Wednesday, May 27, 2009

What Psychiatrists Need to Know: A Patient's Perspective © Megan Snider

"Writing is a form of therapy; sometimes I wonder how all those, who do not write, compose, or paint can manage to escape the madness, the melancholia, the panic fear, which is inherent in a human condition”
--Graham Greene

Initially this blog stemmed from an experience I had with my last session of "treatment".

I had a strong desire to document the absolute frustration I feel with the mental facilities--especially in Alabama.

I know if I were back home (Iowa), I would be receiving better care.

I know that Georgia also has much better school systems and mental health organizations and programs than compared to Alabama. When I began to post, I wanted to mention some things my therapist had said to me that I found rather upsetting.

Keeping in mind that this therapist and facility is the only place I have and can afford, I think I will keep remarks to myself. Instead, I am going to compose a small, easy-to-read list of rules that every therapist should somehow be made to submit to.

1.) Patients are not case studies-- They are people.

2.) Most patients can't afford the prescription plans you decree. Patients should not be treated with money and marketing in mind. Stop under-rating and over-rating drugs. If the generic version is just as good then offer it-- don't pick another medicine out of your hat when they can't pay for one.

3.) Warn your patient of side-effects of all drugs.

4.) Talk to your patient, not to yourself for the sake of hearing your own voice.

5.) Don't assume your patient is an idiot about his or her disorder. He or she LIVES with the disorder; you can only read about it. That must be nice.

6.) Stop neglecting patients by making them guineia pigs. Prescribe the proper counter-acting drugs with drugs that may cause side effects. I had
tardive dyskinesia (click for link) for three hours on Saturday. It hurts like Hell. It spreads, too. In my case it was in this progression: lips, mouth, thumbs, hands (claw posture), eyes, tongue/mouth, jaw, back, and upper torso. Take note of the fixated grimacing and grinding of teeth section in this link provided. Now imagine that for three hours.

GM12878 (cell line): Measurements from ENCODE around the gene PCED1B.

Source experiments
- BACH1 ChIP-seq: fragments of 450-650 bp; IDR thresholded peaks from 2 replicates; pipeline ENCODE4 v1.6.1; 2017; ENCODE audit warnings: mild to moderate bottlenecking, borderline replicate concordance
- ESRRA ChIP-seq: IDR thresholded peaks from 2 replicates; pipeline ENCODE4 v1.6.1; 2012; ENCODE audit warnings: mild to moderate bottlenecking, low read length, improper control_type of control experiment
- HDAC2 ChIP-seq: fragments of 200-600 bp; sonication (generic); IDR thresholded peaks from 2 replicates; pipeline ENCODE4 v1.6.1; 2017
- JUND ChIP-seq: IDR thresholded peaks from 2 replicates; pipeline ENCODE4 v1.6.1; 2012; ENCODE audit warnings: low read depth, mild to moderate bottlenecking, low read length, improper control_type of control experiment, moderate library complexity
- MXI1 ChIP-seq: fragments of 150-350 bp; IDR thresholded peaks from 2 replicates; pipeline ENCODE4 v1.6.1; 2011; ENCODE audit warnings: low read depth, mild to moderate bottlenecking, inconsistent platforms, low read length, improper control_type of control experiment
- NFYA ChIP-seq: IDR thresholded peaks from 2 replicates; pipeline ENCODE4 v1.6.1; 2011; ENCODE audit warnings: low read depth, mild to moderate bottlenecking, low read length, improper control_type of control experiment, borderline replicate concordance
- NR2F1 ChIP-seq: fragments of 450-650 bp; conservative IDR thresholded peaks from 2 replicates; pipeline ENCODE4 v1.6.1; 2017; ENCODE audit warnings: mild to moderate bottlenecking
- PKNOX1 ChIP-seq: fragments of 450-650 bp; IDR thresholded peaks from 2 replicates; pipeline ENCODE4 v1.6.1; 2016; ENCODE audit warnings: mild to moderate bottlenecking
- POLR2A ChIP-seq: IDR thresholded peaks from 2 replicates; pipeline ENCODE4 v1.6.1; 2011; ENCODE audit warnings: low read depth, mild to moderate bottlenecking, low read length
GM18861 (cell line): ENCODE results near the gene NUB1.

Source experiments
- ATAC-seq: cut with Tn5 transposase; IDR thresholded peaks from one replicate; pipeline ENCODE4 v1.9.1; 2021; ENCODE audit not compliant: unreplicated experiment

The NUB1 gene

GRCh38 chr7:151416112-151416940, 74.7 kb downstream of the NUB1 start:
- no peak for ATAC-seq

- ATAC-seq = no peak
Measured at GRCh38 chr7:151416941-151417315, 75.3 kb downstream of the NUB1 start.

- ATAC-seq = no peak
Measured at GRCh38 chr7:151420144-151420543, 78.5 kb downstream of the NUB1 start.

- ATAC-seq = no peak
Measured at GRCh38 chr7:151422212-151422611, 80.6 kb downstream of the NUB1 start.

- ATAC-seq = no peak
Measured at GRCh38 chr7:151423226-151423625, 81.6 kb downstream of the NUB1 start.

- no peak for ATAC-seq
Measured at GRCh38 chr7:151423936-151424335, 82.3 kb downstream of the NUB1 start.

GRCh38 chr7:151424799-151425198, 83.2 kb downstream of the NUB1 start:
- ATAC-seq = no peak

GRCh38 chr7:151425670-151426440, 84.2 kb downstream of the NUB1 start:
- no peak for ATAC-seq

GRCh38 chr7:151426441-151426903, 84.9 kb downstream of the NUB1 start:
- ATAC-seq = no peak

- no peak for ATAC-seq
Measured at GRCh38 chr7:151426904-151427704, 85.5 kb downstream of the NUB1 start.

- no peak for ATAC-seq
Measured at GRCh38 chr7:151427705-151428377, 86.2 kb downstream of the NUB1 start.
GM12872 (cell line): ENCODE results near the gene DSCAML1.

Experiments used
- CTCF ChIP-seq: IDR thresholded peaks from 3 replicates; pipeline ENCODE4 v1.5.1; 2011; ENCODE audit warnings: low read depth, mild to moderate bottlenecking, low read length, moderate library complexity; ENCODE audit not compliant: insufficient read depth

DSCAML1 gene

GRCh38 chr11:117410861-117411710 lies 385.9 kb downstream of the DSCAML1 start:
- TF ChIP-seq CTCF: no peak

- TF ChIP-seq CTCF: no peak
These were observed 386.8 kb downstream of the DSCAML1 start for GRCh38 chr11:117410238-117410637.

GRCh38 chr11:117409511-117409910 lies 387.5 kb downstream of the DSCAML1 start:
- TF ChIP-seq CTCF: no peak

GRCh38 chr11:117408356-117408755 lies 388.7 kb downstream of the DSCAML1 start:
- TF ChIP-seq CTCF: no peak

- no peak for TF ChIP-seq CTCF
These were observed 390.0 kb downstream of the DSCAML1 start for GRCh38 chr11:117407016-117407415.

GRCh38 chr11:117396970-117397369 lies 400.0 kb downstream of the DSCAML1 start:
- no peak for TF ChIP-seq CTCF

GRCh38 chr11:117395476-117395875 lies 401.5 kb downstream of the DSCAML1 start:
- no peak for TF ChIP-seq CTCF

7.) Don't make promises-- especially huge promises or downright lies

8.) Realize that you don't know what your patient experiences and you never will.

9.) Mental illness does not equate to loss of I.Q.

10.) Stop buying into the drug hypes and pushing the new, mostly scantly-documented new drugs like they will be a cure. Prescribe just what works-- not what's popular.

11.) You may or may not be smarter than your patient. Deal with it.

12.) Give patients regular appointment times and see them often-- even the poor ones.

13.) Realize your patients came to you for help, not a life-time membership in the "new scary/great drug participation plan". Give them help and follow up on them.

14.) Let your patient talk-- not you-- AND LISTEN.

15.) Make sure you don't have trouble with overlapping diagnostic criteria.

16.) Mental illness is not a small problem; it is pain every day you live with it.

17.) Don't say to your patients, "I hope you get better." Try to actually make them better.

Sign here: _______________________ Date:________

© Megan Snider